• Intergovernmental oversight will slow down technical processes: From the viewpoint of the technical community, intergovernmental oversight will slow down technical functioning and decision-making by miring it in layers of bureaucracy. Such a structure would be in stark contrast with the very architectural rationale of the internet: a free and fast medium of communication realised by the end-to-end principle. It will also slow down the growth of the internet and is likely to overturn decades of hard work by the technical community with the use of Veto powers in every stage of decision-making by the oversight committee and limited understanding of the internet architecture.
  • Promotion of traditional communications industry at behest of internet industry: It is also largely perceived that the most nation-States in the world, with strong lobbies for traditional communications industry will use their power in ICANN oversight to retard the growth of internet communications. A recent example is the case of Ethiopia where use of VOIP services can be punished with upto 15 years in prison, in order to preserve the State-owned telephone monopoly. With ITU as the parallel enhanced-co-operation model this threat becomes even more severe as ITU is dominated by giant telecom companies which will push to no end to restrict competition from the internet sector.
  • Fragmentation of global internet into national internets: This is a worst-case scenario envisioned by the critics who believe that this model has the potential to fragment the one global internet into a multitude of nationally regulated internets, because of the high level of power given to nation-States, who would try to strengthen their sovereignty claims over the internet. Some steps in this direction have already been set in motion by the Chinese government, underlining that the threat of such a worst-case scenario may be very real.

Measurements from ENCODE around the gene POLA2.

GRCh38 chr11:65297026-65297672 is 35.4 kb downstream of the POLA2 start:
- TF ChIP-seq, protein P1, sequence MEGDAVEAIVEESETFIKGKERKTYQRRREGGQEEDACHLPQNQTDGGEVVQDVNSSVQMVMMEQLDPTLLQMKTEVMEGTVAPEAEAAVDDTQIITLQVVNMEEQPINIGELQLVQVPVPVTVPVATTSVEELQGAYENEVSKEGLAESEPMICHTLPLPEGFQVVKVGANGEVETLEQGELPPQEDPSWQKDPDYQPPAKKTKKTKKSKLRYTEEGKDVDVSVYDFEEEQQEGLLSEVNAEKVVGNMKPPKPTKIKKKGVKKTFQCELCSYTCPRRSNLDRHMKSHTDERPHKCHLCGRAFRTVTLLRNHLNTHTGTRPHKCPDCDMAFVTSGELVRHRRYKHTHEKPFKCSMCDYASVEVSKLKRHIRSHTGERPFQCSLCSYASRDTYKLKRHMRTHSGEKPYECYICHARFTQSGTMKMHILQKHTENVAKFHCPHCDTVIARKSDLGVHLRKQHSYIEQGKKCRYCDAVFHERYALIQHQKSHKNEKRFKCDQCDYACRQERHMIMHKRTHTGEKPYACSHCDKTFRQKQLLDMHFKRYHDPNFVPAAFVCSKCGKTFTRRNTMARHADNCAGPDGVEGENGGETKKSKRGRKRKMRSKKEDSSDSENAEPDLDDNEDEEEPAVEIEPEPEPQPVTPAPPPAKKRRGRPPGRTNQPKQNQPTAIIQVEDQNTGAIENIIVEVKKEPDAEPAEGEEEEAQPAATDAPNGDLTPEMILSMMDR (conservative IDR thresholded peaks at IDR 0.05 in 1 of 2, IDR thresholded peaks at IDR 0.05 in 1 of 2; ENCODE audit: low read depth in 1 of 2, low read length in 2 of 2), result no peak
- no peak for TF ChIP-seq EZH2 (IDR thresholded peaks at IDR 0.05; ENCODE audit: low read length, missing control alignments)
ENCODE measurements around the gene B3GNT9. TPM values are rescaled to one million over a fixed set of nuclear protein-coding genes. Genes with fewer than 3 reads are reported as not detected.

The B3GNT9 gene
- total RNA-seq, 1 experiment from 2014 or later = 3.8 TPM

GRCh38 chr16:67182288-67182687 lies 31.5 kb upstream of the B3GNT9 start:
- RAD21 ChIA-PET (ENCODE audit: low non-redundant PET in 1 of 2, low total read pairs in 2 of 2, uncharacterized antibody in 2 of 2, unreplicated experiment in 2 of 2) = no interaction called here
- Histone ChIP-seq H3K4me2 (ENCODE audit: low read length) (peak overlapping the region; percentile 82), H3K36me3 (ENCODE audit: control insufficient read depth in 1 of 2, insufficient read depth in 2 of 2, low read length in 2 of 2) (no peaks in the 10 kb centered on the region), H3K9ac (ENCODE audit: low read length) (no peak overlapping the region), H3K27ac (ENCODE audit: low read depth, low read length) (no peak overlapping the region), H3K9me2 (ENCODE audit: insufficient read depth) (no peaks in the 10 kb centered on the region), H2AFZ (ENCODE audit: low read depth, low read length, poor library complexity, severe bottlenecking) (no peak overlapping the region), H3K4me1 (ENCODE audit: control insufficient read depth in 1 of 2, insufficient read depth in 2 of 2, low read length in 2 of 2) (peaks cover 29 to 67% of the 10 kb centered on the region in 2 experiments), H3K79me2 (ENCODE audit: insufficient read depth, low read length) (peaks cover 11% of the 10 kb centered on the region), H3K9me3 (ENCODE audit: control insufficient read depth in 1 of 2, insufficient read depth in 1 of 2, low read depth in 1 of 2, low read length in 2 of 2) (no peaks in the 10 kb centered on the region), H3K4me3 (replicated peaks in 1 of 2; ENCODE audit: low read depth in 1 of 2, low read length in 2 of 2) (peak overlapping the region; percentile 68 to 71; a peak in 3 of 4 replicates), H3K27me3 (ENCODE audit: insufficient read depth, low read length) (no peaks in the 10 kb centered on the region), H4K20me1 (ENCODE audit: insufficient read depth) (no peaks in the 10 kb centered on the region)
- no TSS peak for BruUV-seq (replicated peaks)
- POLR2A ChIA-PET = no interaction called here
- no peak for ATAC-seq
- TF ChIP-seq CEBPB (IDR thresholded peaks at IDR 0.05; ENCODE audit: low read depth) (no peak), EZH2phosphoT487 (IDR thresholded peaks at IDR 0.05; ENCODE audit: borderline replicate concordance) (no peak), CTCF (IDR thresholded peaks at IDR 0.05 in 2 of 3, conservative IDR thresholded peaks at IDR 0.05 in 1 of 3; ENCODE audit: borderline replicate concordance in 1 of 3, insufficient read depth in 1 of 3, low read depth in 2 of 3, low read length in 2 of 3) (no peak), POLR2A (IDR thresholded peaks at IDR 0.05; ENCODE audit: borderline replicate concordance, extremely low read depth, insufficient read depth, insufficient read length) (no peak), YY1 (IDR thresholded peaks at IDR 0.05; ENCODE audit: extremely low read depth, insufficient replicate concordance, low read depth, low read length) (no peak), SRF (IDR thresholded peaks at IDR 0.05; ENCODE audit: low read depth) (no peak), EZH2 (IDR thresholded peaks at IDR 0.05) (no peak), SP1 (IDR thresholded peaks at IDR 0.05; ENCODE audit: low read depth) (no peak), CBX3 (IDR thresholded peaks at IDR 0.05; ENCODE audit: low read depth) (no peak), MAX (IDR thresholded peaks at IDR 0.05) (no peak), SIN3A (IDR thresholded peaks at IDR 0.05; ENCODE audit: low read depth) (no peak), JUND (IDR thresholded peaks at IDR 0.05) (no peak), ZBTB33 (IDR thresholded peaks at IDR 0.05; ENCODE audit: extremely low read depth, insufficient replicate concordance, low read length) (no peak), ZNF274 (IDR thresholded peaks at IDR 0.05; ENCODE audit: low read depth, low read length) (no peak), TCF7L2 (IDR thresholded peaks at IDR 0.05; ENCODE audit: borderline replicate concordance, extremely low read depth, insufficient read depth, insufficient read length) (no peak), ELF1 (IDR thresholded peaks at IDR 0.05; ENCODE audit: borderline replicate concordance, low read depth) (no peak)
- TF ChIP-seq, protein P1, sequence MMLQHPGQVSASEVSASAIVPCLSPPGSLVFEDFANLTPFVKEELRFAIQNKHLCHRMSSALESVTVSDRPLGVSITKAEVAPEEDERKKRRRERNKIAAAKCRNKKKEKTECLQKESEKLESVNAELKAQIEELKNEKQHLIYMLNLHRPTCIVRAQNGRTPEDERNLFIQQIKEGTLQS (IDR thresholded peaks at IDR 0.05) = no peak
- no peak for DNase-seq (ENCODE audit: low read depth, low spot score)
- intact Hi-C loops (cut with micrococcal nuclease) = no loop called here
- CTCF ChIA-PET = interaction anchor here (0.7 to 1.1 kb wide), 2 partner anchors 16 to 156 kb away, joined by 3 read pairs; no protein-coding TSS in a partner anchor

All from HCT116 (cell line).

The next post analyses another model for ICANN governance: a hierarchical multi-stakeholder model, and which by analogy can be extended to a model for enhanced co-operation.

Call for Multi-stakeholder Governance (With The Appropriate Regulation)

In the last post I discussed the pros and cons of an intergovernmental model for ensuring accountability of the ICANN.  In this post, I analyse the second broad model of oversight of ICANN by a hierarchical multi-stakeholder organization. By analogy, a parallel model for enhanced co-operation would be the Committee On Internet Related Policies proposed by India at the UN.

Model II: Oversight by a Hierarchical multi-stakeholder Organisation

Parallel Enhanced Co-operation Model: Committee on Internet Related Policies (CIRP)

This model was developed to temper the unlimited power of nation-States in the intergovernmental oversight model. The simple idea here is add more stakeholders into the oversight mechanism process so that the national governments are held accountable to the other stakeholders and vice-versa. Although a major departure from previous governance models by allowing for the participation of all stakeholders in the governance process, this model still predicates itself upon the nation-State hegemony. This it does by assigning decision-making privileges only to the States, while the other stakeholders are relegated to a position where they can participate only in policy discussion processes.

The UN Committee on Internet-Related Policies (CIRP) proposed by the Indian government is a model which embodies the above structure of functioning in matters of enhanced co-operation. It proposes the formation of four advisory bodies involving the stakeholders identified by the Tunis Agenda i.e. the Civil Society, the Private Sector, Inter-Governmental and International Organisations, and the Technical and Academic Community. These four advisory bodies would discuss policy issues and inputs from each of these bodies would then be submitted to the CIRP which would be composed of representatives of 50 nation-States, chosen or elected on the basis of equitable geographical representation. The CIRP would report annually to the UN General Assembly to present its recommendations.